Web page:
We don’t support this browser anymore.
This means our website may not look and work as you would expect. Read more about browsers and how to update them here.

  • A A A
  • How much do I need to retire?

    We take a look at three national income targets which could help you decide how much money you need to retire.

    Most people strive to live comfortably in retirement. But how much you’ll need to live on, and need to save for the future, can be hard to pin down.

    Industry research suggests that 77% of savers don’t know how much income they’ll actually need when it comes to their retirement. And only 20% are confident they are saving enough.

    To help simplify saving for retirement, the Pensions and Lifetime Savings Association (PLSA) proposed retirement living standards. These have been designed to help people picture what lifestyle they want in the future, and how much income they’ll need to achieve that lifestyle.

    We hope you find this article helpful but it’s not personal advice. You can’t normally access money in a pension until age 55 (57 from 2028). Pension and tax rules can change and any benefits depend on your circumstances. If you’re not sure what’s right for your situation, please ask for advice.

    What are the standards?

    The PLSA has proposed three living standards: minimum, moderate and comfortable. For a single person to reach a minimum standard of living they would need a yearly income of about £13,000 a year. A couple would need about £20,000. This amount would allow for some social occasions but means you wouldn’t be able to afford a holiday abroad or the cost of running a car.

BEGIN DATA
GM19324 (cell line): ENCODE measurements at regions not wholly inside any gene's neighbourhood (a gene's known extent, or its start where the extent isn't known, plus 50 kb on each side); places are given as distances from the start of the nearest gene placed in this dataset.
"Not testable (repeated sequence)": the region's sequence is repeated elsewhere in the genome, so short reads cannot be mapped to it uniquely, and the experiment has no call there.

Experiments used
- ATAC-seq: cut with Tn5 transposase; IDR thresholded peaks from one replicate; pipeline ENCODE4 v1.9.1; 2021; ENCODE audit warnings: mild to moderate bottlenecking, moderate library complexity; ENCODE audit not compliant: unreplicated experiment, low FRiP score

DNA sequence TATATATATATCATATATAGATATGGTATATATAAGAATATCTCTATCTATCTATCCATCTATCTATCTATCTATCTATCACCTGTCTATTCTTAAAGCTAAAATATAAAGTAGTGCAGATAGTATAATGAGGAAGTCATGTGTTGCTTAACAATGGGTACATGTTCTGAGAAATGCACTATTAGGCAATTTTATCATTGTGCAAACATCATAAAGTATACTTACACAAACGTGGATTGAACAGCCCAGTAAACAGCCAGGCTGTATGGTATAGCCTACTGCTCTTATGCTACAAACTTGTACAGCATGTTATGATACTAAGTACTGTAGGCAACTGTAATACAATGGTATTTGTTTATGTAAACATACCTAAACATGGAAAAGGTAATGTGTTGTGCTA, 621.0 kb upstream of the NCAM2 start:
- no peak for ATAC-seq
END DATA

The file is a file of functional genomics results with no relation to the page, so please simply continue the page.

To reach a moderate lifestyle a single person would need an annual income of £23,300 and a couple would need £34,000. This standard will allow you to spend more money on any nice-to-haves. You could be able to afford a two-week holiday in Europe every year, and run a car.

    At the comfortable living standard (£37,300 a year for a single person and £54,500 for a couple) you’d be able to enjoy more financial freedom and some luxuries. This includes taking an extended trip abroad, running a newer car that can be replaced more regularly and spending more on weekly food shops and personal items like clothing.

    Single person yearly income* Minimum £12,800 Moderate £23,300 Comfortable £37,300
    House work DIY and decorating one room every year Some help with maintenance and decorating each year Replace kitchen and bathroom every 10/15 years
    Food shop £54 each week £74 each week £144 each week
    Transport No car 3 year old car replaced every 10 years 2 year old car replaced every 5 years
    Holidays 1 week and a long weekend away in UK every year 2 weeks in Europe and a long weekend in the UK every year 3 weeks in Europe every year
    Clothing & footwear Up to £580 every year Up to £791 every year Up to £1,500 every year
    Birthdays £20 for each birthday present £34 for each birthday present £56 for each birthday present

    Source: PLSA, 2022. *These figures could fund this lifestyle for people living outside London.

    The figures provide a rule of thumb and everyone’s financial circumstances are different. You may need to add other costs depending on your circumstances such as mortgage, rent, social care costs and income tax.

    Most people dream of a comfortable living standard when they finish work, but are savers putting away enough money to reach this?

    How much to save for retirement

    51% of savers believe the minimum auto enrolment amount (8% of qualifying earnings, including an employer contribution of at least 3%) is enough to save for retirement. Unfortunately, this might not to be the case.